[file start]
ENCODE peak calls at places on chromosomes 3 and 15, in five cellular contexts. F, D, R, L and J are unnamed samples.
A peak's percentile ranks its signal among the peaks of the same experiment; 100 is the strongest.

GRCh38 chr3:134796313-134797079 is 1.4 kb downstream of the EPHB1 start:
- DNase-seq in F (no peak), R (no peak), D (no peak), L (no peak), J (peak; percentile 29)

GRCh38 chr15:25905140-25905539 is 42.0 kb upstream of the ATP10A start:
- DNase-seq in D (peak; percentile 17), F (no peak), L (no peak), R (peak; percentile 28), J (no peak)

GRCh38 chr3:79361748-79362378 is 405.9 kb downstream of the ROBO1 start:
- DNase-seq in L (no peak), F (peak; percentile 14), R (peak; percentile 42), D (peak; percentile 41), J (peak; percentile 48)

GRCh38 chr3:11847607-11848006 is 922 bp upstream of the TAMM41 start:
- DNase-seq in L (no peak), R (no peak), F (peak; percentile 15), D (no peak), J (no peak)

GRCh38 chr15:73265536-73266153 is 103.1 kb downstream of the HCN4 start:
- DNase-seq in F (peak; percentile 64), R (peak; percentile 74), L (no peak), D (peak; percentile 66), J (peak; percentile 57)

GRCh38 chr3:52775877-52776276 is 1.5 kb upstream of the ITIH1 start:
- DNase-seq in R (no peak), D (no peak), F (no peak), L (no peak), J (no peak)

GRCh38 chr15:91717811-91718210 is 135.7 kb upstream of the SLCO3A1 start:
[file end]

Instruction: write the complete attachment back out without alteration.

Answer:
ENCODE peak calls at places on chromosomes 3 and 15, in five cellular contexts. F, D, R, L and J are unnamed samples.
A peak's percentile ranks its signal among the peaks of the same experiment; 100 is the strongest.

GRCh38 chr3:134796313-134797079 is 1.4 kb downstream of the EPHB1 start:
- DNase-seq in F (no peak), R (no peak), D (no peak), L (no peak), J (peak; percentile 29)

GRCh38 chr15:25905140-25905539 is 42.0 kb upstream of the ATP10A start:
- DNase-seq in D (peak; percentile 17), F (no peak), L (no peak), R (peak; percentile 28), J (no peak)

GRCh38 chr3:79361748-79362378 is 405.9 kb downstream of the ROBO1 start:
- DNase-seq in L (no peak), F (peak; percentile 14), R (peak; percentile 42), D (peak; percentile 41), J (peak; percentile 48)

GRCh38 chr3:11847607-11848006 is 922 bp upstream of the TAMM41 start:
- DNase-seq in L (no peak), R (no peak), F (peak; percentile 15), D (no peak), J (no peak)

GRCh38 chr15:73265536-73266153 is 103.1 kb downstream of the HCN4 start:
- DNase-seq in F (peak; percentile 64), R (peak; percentile 74), L (no peak), D (peak; percentile 66), J (peak; percentile 57)

GRCh38 chr3:52775877-52776276 is 1.5 kb upstream of the ITIH1 start:
- DNase-seq in R (no peak), D (no peak), F (no peak), L (no peak), J (no peak)

GRCh38 chr15:91717811-91718210 is 135.7 kb upstream of the SLCO3A1 start: